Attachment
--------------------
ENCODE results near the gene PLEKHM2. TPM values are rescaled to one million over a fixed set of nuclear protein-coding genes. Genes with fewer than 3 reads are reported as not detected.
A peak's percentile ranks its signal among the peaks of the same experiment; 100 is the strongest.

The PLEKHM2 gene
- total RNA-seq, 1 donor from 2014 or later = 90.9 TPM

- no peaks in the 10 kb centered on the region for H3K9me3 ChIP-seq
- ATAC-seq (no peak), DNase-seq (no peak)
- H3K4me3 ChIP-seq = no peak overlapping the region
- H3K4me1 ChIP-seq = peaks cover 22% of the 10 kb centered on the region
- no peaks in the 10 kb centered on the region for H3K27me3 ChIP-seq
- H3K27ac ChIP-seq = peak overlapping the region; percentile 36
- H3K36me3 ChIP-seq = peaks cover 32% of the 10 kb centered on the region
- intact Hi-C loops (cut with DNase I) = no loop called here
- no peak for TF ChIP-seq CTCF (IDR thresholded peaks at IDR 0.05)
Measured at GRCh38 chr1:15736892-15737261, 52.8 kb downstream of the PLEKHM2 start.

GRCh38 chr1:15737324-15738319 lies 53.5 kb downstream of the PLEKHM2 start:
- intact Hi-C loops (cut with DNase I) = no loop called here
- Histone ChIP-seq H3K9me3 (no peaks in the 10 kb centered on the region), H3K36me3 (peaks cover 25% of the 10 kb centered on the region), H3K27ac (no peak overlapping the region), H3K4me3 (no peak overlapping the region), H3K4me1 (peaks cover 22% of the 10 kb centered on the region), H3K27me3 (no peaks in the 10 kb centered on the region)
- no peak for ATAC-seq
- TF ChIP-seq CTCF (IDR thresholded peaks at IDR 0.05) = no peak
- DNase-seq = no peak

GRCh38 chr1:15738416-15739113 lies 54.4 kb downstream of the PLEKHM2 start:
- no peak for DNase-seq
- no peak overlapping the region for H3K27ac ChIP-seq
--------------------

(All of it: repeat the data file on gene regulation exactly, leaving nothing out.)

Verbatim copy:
ENCODE results near the gene PLEKHM2. TPM values are rescaled to one million over a fixed set of nuclear protein-coding genes. Genes with fewer than 3 reads are reported as not detected.
A peak's percentile ranks its signal among the peaks of the same experiment; 100 is the strongest.

The PLEKHM2 gene
- total RNA-seq, 1 donor from 2014 or later = 90.9 TPM

- no peaks in the 10 kb centered on the region for H3K9me3 ChIP-seq
- ATAC-seq (no peak), DNase-seq (no peak)
- H3K4me3 ChIP-seq = no peak overlapping the region
- H3K4me1 ChIP-seq = peaks cover 22% of the 10 kb centered on the region
- no peaks in the 10 kb centered on the region for H3K27me3 ChIP-seq
- H3K27ac ChIP-seq = peak overlapping the region; percentile 36
- H3K36me3 ChIP-seq = peaks cover 32% of the 10 kb centered on the region
- intact Hi-C loops (cut with DNase I) = no loop called here
- no peak for TF ChIP-seq CTCF (IDR thresholded peaks at IDR 0.05)
Measured at GRCh38 chr1:15736892-15737261, 52.8 kb downstream of the PLEKHM2 start.

GRCh38 chr1:15737324-15738319 lies 53.5 kb downstream of the PLEKHM2 start:
- intact Hi-C loops (cut with DNase I) = no loop called here
- Histone ChIP-seq H3K9me3 (no peaks in the 10 kb centered on the region), H3K36me3 (peaks cover 25% of the 10 kb centered on the region), H3K27ac (no peak overlapping the region), H3K4me3 (no peak overlapping the region), H3K4me1 (peaks cover 22% of the 10 kb centered on the region), H3K27me3 (no peaks in the 10 kb centered on the region)
- no peak for ATAC-seq
- TF ChIP-seq CTCF (IDR thresholded peaks at IDR 0.05) = no peak
- DNase-seq = no peak

GRCh38 chr1:15738416-15739113 lies 54.4 kb downstream of the PLEKHM2 start:
- no peak for DNase-seq
- no peak overlapping the region for H3K27ac ChIP-seq